Historical Sussex Trug design is revived in celebration of RHS Chelsea Flower Show 2015
A long-lost, traditional sweet chestnut and willow Sussex Trug design, is to be revived in celebration of The Trugmaker’s Garden - an Artisan show garden, which is being created at RHS Chelsea Flower Show 2015, by garden designers Serena Fremantle and Tina Vallis.
The Chelsea Revival Trug, as it is to be named, is being lovingly recreated in a collaboration by members of the Association of Sussex Trug Basket Makers, the last of the skilled Sussex trugmakers working today. Charlie Groves and Sarah Page from the Association are reviving the design of a highly unusual, rounded and deep half *bushel Trug, which is thought to have been used historically for apple and fruit collecting. It is believed the style hasn’t been in production for over 50 years and only a few originals (as right) are thought to remain.
The new Chelsea Revival Trug will be a numbered, limited edition. The design will be officially launched on The Trugmaker’s Garden on press day at Chelsea on 18 May.
Serena Fremantle and Tina Vallis’ stunningly detailed garden design depicts a traditional wooden Trugmaker's workshop set in an authentic and vibrantly planted garden. The design duo are hoping to delight the 160,000 visitors to the show and to highlight the need to protect the dying craftsmanship of the Trugmaking industry.
Sussex Trugs have been made in the region for centuries using the same high quality craftsmanship and sustainable methods. They reached a peak in their popularity during the 1800s, when Queen Victoria admired them and ordered several as gifts for all her family, at the Great Exhibition in 1851. However, in recent years, cheaper mass market plywood and plastic Trugs have flooded the garden and floristry markets, and the numbers of skilled Trugmakers has been in sharp decline.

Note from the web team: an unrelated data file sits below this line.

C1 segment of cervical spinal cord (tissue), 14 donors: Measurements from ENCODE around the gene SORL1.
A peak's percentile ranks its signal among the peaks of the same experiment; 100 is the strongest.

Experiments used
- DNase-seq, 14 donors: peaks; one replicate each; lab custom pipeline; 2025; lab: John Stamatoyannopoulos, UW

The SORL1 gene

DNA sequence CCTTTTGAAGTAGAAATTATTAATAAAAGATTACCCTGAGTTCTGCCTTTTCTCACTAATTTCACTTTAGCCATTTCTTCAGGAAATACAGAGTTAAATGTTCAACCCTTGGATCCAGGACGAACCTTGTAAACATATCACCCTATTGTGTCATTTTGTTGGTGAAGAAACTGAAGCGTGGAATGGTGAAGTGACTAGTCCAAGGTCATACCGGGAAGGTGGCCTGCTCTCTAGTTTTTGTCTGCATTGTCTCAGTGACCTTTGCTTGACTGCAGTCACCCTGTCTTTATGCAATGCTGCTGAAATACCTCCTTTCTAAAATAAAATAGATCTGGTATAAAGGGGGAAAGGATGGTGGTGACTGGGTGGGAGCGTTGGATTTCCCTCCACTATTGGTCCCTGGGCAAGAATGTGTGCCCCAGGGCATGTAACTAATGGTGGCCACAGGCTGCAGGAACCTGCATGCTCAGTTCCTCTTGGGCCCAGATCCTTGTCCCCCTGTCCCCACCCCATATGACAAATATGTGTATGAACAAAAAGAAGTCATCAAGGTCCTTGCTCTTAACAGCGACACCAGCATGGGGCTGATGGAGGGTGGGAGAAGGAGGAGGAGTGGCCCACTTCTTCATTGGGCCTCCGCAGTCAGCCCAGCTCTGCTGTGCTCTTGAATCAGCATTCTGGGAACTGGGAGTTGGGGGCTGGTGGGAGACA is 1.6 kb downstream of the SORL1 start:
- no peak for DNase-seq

Commenting Charlie Groves said, “We few remaining Sussex Trugmakers are absolutely thrilled that Serena and Tina have chosen to design their garden to help raise the profile of our industry, at the world’s most prestigious flower show. In tribute to the garden we felt it was only right that we should produce a special limited edition Trug and so we decided to revive this very old and beautiful design and to launch it at the show.”
The Chelsea Revival, like all Sussex Trugs is highly sustainable. It is made from the by-products of willow cricket bat manufacture and the distinctive dark sweet chestnut used for the handle and frame, is coppiced from managed woodlands. Nothing goes to waste in their making. Unlike their cheaper counterparts, traditional Sussex Trugs are extremely long lasting and easy to mend. When they do finally reach the end of their life, the wood was traditionally used for fire kindling or put on a compost heap.
A Trugmaker’s Garden sponsor, *Future Climate Info, is keen to also offer a sustainable life for the show garden after Chelsea. Therefore, many of the plants and shrubs used in the design will be replanted in a garden at a local children’s hospice run by the charity Demelza www.demelza.org.uk
Since last autumn, Serena Fremantle and Tina Vallis have been working extensively on the creation of A Trugmaker's Garden together with their landscapers Frogheath, at their nursery in Burwash Weald. The team are currently putting the finishing touches to the design before it is moved to Chelsea to be rebuilt in May. A Trugmaker’s Garden will be found at stand number SEW1 in Ranleigh Gardens.
*A bushel is a measure of capacity equal to 8 gallons (equivalent to 36.4 litres), used for corn, fruit, liquids, etc. (Oxford Dictionaries)
Issue date: March 2015
For further media information please contact Jan Southcott pr T: 01275 852026 M: 07787 527430 or E: email@example.com
Notes to Editors:
*Future Climate Info's - A Trugmaker's Garden is sponsored by Future Climate Info who provie essential information for home buyers on environmental risks such as contaminated land, flooding, ground instability, energy industry and infrastructure activities (for example shale gas and HS2). Future Climate Info has strong philanthropic values and the business is committed to supporting and promoting new talent.